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Thursday, 31 January 2008

The cookbooks I buy and the type of homemade meals I prepare seem to be so closely connected to changes in my lifestyle that I am hard pressed to know cause from effect. Did the lifestyle change bring about the change in my eating habits, or did the change in my eating and cooking habits bring about the change in my lifestyle?

When I was a graduate student, I loved to bake breads. I only needed a couple of books and a little practice to start turning out breads as varied and as delicious as any I have since tasted in specialty bakeries, and at a fraction of the cost. But I did not start baking bread to save on food expenses or because I was concerned about healthier eating. Rolling and kneading the dough gave my fingers a break from long hours of churning away at a keyboard.

Shifting back and forth from working the dough and letting it rise, to working at my keyboard and hitting the books, kept me alert through the long hours of intense research work that can weigh heavily on body, mind and soul. Each experience took on greater significance because I was doing it along with the other. Soon I was lifting weights and working out in the basement for the first time in a long time, and I was moving in the direction of healthier whole wheat breads without ever having made a conscious decision to do so. As I worked on my body, my brain started working better, too.

A few years later I started running. After two years of jogging just to stay in shape for basketball and tennis, I started staying out longer on my runs without having planned to run longer distances. It just happened. But changes had been taking place in the kitchen—or maybe I should say that changes had been taking over the kitchen. I had started making my own soy-based main dishes as substitutes for red meats. I was also making my own yogurt and muesli, a delicious granola-like natural breakfast of toasted grains and nuts (and anything else you can think of—raisins, coconut shavings, or chocolate chips).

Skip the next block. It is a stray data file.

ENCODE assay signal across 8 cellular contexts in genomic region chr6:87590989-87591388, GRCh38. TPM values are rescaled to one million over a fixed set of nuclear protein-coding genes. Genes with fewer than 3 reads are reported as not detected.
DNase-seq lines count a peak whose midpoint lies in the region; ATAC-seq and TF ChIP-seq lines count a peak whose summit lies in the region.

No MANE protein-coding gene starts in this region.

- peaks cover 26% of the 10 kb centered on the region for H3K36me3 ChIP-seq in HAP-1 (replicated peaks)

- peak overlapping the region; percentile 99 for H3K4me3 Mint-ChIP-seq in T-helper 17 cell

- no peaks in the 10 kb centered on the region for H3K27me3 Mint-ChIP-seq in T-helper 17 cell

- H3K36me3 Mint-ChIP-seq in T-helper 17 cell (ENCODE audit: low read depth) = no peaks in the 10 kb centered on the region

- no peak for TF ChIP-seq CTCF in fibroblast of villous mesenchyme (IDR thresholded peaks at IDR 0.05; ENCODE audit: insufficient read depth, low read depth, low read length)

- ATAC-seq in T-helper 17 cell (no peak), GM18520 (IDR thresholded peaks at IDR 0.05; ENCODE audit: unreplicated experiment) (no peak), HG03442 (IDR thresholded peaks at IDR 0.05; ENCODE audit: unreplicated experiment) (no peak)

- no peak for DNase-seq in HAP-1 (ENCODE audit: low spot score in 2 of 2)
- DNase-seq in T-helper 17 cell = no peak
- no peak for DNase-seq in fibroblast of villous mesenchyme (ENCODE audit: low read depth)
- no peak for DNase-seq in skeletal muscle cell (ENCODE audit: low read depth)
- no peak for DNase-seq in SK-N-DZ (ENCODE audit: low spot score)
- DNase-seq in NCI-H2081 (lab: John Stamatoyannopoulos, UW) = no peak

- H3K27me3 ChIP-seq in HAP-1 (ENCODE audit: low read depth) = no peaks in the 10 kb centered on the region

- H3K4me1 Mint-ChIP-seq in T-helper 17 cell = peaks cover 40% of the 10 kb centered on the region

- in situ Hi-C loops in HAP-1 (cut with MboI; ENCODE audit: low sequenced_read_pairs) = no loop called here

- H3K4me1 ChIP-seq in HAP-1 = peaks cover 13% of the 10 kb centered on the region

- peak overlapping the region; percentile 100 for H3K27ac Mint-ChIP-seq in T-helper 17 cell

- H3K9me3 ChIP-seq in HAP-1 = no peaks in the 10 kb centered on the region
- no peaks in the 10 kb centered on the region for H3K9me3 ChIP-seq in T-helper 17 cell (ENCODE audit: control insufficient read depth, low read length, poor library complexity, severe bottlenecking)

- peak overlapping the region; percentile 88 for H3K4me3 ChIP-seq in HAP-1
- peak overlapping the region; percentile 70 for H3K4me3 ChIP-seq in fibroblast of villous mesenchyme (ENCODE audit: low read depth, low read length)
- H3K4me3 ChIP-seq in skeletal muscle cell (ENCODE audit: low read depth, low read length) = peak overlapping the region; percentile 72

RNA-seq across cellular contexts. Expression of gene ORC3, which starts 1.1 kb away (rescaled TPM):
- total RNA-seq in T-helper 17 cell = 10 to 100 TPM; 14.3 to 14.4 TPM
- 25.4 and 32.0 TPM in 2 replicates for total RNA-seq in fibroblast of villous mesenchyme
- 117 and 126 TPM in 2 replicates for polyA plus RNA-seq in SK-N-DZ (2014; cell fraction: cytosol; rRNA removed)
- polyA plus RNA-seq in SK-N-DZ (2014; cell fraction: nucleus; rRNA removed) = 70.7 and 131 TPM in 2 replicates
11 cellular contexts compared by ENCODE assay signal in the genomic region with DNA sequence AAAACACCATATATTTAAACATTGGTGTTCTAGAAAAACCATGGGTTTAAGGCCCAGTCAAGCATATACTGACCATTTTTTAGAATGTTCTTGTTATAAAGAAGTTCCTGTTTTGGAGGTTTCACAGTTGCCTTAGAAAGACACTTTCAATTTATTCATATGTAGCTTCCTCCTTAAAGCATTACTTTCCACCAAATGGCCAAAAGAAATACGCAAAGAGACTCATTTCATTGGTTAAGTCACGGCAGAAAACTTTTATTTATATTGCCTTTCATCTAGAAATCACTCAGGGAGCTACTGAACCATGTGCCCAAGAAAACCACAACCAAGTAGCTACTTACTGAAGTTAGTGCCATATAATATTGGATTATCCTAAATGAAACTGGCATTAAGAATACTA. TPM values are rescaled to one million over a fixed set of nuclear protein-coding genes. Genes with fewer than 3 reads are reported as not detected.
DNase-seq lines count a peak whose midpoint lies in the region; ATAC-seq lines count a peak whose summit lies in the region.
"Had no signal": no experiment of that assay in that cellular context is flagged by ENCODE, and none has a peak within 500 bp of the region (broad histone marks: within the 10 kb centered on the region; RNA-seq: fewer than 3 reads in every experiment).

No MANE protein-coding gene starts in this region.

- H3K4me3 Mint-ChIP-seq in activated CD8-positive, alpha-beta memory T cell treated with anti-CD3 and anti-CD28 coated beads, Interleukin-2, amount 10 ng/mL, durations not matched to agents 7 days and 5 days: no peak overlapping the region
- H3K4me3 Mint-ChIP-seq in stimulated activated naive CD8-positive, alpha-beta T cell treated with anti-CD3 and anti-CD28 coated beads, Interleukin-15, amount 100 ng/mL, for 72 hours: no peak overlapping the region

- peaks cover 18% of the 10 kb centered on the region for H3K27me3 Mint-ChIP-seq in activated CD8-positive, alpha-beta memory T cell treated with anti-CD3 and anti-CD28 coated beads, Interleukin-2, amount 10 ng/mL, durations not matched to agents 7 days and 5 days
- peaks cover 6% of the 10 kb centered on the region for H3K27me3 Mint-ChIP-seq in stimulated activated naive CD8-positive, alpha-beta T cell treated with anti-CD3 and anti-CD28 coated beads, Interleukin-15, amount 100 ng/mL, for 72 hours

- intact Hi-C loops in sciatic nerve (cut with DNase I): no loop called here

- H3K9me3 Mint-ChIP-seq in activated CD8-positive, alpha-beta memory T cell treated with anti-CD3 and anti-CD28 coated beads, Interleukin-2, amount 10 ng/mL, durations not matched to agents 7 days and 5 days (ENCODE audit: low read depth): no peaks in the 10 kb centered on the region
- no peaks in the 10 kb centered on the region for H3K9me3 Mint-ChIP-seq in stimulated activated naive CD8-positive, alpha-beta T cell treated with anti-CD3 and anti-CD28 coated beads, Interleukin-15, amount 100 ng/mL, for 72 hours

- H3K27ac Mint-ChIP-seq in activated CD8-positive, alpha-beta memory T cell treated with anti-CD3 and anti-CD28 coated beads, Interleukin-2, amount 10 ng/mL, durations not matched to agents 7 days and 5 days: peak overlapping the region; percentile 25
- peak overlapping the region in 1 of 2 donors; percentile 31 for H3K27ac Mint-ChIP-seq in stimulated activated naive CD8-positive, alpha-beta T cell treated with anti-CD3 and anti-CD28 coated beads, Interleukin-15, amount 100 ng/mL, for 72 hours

When I found myself running up to two hours at a time, I began to understand that it was time to set a date for my first marathon. As I was training longer, I had much less time to spend in the kitchen, but I was also preparing foods that could be made in supplies that lasted a week. On my day off from running, I would make a week’s supply of high-energy foods.

Again, I’m not sure which came first: The new eating habit or the new lifestyle--the chicken or the egg? Whatever the case, I was healthier, happier, and fitter. I haven’t always taken such good care of my body. But when my body needs to send me a warning signal, it usually sends it to me in the form of a craving for homemade yogurt or muesli, and I vow to take better care of this body once more by making better meals at home again.

Rachael Lemaire website "Amazing Cooking Secrets Of A Weekend Chef Make Easy Cooking Simple And Easy!" Even if you don't think you can cook worth diddly, this book can and will change your mind -- and have you whipping up mouth watering recipes in no time flat.

Posted by: Send a Meal AT 09:53 am   |  Permalink   |  0 Comments  |  Email
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